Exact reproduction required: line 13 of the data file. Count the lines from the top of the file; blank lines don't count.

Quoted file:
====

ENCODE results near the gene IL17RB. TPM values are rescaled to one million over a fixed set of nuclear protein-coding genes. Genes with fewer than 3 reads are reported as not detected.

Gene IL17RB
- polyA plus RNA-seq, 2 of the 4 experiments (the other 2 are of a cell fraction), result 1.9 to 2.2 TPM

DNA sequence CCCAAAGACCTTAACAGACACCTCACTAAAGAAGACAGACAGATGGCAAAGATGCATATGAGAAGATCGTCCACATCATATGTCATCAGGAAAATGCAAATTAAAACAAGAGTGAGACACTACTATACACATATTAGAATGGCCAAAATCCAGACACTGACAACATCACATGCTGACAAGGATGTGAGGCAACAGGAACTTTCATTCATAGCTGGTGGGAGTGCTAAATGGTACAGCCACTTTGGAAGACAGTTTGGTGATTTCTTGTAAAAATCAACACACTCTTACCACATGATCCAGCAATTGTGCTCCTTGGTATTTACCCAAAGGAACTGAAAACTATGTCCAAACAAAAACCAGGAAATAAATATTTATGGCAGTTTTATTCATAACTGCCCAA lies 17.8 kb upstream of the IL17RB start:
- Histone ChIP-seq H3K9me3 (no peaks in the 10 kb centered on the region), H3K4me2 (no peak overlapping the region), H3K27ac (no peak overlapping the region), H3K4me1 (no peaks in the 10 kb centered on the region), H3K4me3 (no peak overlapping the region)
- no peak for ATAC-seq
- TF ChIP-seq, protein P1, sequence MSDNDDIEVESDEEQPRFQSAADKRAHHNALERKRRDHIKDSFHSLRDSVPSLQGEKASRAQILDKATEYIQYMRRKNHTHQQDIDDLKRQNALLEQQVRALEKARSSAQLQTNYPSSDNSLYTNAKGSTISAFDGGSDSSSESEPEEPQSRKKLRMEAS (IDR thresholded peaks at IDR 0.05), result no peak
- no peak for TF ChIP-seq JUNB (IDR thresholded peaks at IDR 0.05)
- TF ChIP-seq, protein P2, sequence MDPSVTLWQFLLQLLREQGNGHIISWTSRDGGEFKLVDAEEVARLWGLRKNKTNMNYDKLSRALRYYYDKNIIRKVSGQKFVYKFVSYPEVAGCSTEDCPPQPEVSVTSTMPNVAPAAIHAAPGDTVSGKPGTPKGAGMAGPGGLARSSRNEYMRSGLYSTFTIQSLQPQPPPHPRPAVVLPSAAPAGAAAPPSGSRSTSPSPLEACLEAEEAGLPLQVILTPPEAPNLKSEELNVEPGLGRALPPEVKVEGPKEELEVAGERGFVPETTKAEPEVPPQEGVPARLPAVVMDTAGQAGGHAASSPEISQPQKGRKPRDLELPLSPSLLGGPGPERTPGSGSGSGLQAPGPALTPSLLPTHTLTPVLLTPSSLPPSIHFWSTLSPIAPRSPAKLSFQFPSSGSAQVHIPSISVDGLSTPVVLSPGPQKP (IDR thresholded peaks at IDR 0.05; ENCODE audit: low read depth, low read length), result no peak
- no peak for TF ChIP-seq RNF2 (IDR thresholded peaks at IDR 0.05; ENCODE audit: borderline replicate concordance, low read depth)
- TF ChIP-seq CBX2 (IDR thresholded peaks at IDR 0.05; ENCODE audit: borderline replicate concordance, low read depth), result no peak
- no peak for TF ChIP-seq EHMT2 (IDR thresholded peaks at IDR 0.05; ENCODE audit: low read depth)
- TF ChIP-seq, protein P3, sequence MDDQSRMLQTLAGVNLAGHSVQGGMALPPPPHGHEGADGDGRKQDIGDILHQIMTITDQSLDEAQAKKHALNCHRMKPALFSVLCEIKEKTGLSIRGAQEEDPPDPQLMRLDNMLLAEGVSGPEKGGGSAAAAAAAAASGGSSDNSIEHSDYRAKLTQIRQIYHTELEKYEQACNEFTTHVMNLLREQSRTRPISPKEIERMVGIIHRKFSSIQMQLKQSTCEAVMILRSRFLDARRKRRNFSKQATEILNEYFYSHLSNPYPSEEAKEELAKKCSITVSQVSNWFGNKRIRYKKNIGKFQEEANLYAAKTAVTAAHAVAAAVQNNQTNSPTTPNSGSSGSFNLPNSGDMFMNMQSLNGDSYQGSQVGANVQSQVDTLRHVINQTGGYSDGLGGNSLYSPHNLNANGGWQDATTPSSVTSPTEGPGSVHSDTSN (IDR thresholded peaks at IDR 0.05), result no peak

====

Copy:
- TF ChIP-seq, protein P3, sequence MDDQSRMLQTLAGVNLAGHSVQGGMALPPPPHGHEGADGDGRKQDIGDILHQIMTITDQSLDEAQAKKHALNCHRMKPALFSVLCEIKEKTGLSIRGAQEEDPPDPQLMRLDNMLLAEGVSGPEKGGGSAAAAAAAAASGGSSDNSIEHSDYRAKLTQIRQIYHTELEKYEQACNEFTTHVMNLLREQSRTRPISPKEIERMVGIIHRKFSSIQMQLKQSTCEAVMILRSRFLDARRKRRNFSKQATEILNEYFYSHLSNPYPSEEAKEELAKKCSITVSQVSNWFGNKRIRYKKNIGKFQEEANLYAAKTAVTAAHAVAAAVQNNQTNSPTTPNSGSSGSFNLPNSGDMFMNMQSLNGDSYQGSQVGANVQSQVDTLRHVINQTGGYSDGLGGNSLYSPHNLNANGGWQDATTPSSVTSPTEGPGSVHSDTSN (IDR thresholded peaks at IDR 0.05), result no peak